In this ongoing series, Ian Blackout revisits Lucasfilm’s Star Wars: The Clone Wars animated series, in a (roughly) chronological order of events and grouped (roughly) into story-arcs.
For this particular entry, we pull out three separate stories from early in the timeline, still in overall story-order but grouped together here under their common-thread of Republic Clonetroopers…
Clone Cadets (2010)
Season 3, Episode 1. Written by Cameron Litvack, directed by Dave Filoni.
“Brothers in arms are brothers for life.”
With the war showing no signs of coming to an early end, the pressure is on the Republic to get troops ready for the ever-expanding galactic battlefield. The cloning facilities on Kamino oblige as fast as amended organics and intensive training will allow, but not all soldiers progress at the same speed. The Jedi have resorted to employing mercenaries to bring the clones up to speed, and Master Shaak Ti witnesses hired guns Bric and El-Les overseeing final tests in the simulated battlefield known as The Citadel…
It’s a delicious irony of The Clone Wars that the most interesting episodes are the ones revolving around characters who look almost identical, and are all voiced by one actor. Dee Bradley Baker gets to shine again as the ragtag group of clones known as Domino Squadron, so named because of how often they fall. As is quickly becoming the norm for the show, troopers Hevy, Fives, Echo, Cutup and Droidbait all have distinct personalities, both in their animated idiosyncrasies and Baker’s vocalisations.
‘Clone Cadets’ introduces us (canonically at least) to the Arc Troopers, a higher echelon of clone more suited to commando-tasks, but all the more unpredictable because of it. Whereas the regular troops have been bred for obedience with problem-solving creativity, the Arcs are a step closer to their unmanageable genetic host, the late Jango Fett.
Tonally, Domino Squad are effectively the underdogs here, so it’s a fairly safe bet as to which way their progress will go. Sure enough, their attempts at conquering The Citadel, combined with a 22-minute runtime, means the writers’ rule-of-three is firmly adhered to, as the boys finally learn to work co-operatively as a team (although one would wonder what the Kaminoans had been brainwashing them with for the previous ten years, if they were still this sloppy at the point of being shipped off to war).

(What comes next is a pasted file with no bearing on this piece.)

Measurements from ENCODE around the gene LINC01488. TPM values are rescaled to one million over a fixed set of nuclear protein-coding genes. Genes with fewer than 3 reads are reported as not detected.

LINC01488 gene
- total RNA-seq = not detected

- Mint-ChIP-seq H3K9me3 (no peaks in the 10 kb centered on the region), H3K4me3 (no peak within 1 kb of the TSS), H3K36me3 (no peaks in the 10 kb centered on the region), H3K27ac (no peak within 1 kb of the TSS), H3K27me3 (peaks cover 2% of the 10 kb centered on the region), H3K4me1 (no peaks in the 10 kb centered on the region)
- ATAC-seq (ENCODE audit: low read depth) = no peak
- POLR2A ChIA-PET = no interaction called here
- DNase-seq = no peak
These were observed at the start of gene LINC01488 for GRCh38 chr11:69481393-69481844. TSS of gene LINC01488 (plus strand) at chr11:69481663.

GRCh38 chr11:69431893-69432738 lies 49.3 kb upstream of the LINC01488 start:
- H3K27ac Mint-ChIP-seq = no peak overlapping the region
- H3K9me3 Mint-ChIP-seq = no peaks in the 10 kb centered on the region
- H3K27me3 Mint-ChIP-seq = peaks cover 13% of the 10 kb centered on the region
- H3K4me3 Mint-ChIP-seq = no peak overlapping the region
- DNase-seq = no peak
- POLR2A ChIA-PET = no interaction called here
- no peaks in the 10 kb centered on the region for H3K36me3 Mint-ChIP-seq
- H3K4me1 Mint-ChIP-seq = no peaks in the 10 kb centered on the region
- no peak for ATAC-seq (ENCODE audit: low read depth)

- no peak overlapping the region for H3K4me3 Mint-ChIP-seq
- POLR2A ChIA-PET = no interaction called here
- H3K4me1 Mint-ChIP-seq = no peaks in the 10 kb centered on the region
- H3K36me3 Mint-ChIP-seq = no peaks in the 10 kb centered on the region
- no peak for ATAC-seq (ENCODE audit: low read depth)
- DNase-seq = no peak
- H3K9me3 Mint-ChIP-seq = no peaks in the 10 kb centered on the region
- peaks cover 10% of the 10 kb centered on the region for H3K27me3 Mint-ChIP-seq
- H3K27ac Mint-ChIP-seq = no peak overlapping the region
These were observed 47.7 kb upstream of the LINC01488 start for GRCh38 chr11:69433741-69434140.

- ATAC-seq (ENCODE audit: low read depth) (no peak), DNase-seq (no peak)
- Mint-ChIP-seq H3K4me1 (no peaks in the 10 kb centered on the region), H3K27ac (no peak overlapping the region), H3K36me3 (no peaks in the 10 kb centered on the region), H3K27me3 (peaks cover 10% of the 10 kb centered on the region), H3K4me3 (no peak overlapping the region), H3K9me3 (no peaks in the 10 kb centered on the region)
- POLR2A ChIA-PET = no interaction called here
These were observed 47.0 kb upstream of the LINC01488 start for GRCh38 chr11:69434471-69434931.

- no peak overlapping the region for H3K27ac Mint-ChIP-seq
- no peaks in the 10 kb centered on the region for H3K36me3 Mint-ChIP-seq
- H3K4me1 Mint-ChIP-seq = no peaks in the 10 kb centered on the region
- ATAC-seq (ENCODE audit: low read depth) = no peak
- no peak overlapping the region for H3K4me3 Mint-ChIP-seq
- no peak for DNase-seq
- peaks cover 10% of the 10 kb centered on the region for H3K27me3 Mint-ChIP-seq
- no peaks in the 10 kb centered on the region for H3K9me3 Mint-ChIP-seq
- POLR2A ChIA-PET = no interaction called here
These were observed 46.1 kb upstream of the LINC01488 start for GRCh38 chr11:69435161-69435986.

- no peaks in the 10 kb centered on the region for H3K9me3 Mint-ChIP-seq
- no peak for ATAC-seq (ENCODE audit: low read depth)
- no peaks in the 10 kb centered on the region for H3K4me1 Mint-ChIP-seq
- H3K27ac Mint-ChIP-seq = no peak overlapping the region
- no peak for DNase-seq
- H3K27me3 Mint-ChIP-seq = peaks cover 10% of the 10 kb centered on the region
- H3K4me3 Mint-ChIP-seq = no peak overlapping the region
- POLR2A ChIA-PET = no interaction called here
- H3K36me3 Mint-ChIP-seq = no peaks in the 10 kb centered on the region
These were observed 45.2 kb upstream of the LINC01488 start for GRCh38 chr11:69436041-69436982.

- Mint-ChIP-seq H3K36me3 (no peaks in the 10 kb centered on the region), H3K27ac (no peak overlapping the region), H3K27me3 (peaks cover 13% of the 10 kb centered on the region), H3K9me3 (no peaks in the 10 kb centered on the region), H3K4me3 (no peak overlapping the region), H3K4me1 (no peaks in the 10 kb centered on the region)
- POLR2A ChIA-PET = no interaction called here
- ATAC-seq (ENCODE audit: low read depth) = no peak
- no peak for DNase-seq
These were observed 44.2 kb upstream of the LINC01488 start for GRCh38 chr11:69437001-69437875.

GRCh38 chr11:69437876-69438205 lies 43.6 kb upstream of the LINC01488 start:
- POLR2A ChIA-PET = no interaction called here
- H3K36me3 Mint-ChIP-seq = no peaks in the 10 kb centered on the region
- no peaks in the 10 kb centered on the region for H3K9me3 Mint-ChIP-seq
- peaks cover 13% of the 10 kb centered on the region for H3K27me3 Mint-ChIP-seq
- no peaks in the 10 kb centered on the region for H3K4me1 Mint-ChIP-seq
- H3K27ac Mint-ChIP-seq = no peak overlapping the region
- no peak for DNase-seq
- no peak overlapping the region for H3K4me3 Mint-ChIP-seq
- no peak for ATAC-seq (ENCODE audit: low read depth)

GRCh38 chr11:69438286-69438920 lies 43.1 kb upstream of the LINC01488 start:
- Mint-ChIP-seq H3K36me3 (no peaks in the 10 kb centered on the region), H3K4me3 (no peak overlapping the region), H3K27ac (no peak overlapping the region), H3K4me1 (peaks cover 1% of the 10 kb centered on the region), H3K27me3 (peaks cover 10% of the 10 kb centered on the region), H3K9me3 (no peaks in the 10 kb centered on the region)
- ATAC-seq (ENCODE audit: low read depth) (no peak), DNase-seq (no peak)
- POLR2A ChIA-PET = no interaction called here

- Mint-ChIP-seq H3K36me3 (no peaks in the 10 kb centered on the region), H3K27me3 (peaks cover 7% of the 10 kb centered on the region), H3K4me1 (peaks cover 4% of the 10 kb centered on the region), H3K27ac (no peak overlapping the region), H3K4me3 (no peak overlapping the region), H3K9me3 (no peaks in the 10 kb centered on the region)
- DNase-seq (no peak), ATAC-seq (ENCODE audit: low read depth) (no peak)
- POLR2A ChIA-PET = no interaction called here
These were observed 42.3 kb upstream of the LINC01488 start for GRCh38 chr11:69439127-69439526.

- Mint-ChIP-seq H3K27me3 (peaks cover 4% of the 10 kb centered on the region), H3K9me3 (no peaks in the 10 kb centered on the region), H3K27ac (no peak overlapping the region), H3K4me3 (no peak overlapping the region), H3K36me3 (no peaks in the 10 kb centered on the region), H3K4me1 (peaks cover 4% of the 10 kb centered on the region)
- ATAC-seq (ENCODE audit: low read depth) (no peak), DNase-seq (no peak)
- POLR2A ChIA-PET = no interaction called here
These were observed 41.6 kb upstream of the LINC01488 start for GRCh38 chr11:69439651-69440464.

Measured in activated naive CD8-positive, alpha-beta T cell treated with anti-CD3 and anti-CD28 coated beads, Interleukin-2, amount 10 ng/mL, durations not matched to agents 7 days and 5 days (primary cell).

Another odd touch is the ‘bad batcher’ clone, 99, a genetic anomaly who is unfit for military service, but has been kept around by the Kaminoans as a janitor. His role in this story is as the kindly old-timer (even though he’s the same biological age as the others), who reassures, inspires and wishes he could fight alongside his brothers on the front line. The character’s faintly heartbreaking here, especially as previous Clone Wars-era novels (now reclassified as ‘Legends’, alas) make it clear that the Kaminoan scientists have no time for defects, and it’s not in their nature to have evidence of their professional failure pushing a mop around the corridors. Still, there’s a limit to how thematically grim the show can be, realistically.
All in all, ‘Clone Cadets’ is a very strong episode, bringing us characters who will go on to have larger roles in the series as it develops. And seeing more of how sterile and claustrophobic the training facilities on Kamino are, is it any wonder our boys are champing at the bit to knock some Battle Droid heads together?
Season 1, Episode 5. Written by Steven Melching, directed by Justin Ridge.
“The best confidence builder is experience.”
Having eventually passed their training with flying colours, Domino Squadron are still new to the war nonetheless, considered ‘shinies’ by virtue of their clean armour. The group find themselves deployed to the Rishi Moon outpost near Kamino, a small but vital hub for the Republic’s communications network. Fighting boredom and preparing for a routine inspection of the base by Captain Rex and Commander Cody, the squad are taken by surprise when Separatist Commando Droids arrive first, intent on disrupting the comms-station in preparation to invade Kamino. But the Seps haven’t counted on how capable these rookies can be…